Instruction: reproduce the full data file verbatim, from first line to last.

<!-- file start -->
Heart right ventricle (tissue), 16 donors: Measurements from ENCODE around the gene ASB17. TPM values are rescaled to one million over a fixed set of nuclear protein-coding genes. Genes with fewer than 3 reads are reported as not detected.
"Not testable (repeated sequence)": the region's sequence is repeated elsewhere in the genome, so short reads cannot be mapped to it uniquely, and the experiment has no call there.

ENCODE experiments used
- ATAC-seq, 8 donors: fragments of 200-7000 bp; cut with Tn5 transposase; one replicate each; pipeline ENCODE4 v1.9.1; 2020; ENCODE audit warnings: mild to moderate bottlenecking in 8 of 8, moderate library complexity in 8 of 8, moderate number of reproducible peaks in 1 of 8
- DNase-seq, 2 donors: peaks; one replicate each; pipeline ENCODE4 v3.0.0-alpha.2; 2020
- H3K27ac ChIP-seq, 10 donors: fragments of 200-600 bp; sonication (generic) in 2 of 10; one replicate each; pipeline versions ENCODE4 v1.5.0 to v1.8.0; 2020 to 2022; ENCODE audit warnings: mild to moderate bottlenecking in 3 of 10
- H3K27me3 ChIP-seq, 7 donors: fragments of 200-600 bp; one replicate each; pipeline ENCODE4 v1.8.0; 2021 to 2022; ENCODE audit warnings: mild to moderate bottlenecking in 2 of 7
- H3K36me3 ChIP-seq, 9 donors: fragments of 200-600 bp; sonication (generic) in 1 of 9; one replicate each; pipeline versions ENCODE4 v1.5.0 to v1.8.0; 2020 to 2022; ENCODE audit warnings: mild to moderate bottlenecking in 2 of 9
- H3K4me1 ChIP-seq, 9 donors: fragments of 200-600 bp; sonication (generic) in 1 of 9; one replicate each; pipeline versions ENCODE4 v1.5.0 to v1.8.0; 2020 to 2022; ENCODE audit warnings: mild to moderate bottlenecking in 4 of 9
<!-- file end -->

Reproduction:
Heart right ventricle (tissue), 16 donors: Measurements from ENCODE around the gene ASB17. TPM values are rescaled to one million over a fixed set of nuclear protein-coding genes. Genes with fewer than 3 reads are reported as not detected.
"Not testable (repeated sequence)": the region's sequence is repeated elsewhere in the genome, so short reads cannot be mapped to it uniquely, and the experiment has no call there.

ENCODE experiments used
- ATAC-seq, 8 donors: fragments of 200-7000 bp; cut with Tn5 transposase; one replicate each; pipeline ENCODE4 v1.9.1; 2020; ENCODE audit warnings: mild to moderate bottlenecking in 8 of 8, moderate library complexity in 8 of 8, moderate number of reproducible peaks in 1 of 8
- DNase-seq, 2 donors: peaks; one replicate each; pipeline ENCODE4 v3.0.0-alpha.2; 2020
- H3K27ac ChIP-seq, 10 donors: fragments of 200-600 bp; sonication (generic) in 2 of 10; one replicate each; pipeline versions ENCODE4 v1.5.0 to v1.8.0; 2020 to 2022; ENCODE audit warnings: mild to moderate bottlenecking in 3 of 10
- H3K27me3 ChIP-seq, 7 donors: fragments of 200-600 bp; one replicate each; pipeline ENCODE4 v1.8.0; 2021 to 2022; ENCODE audit warnings: mild to moderate bottlenecking in 2 of 7
- H3K36me3 ChIP-seq, 9 donors: fragments of 200-600 bp; sonication (generic) in 1 of 9; one replicate each; pipeline versions ENCODE4 v1.5.0 to v1.8.0; 2020 to 2022; ENCODE audit warnings: mild to moderate bottlenecking in 2 of 9
- H3K4me1 ChIP-seq, 9 donors: fragments of 200-600 bp; sonication (generic) in 1 of 9; one replicate each; pipeline versions ENCODE4 v1.5.0 to v1.8.0; 2020 to 2022; ENCODE audit warnings: mild to moderate bottlenecking in 4 of 9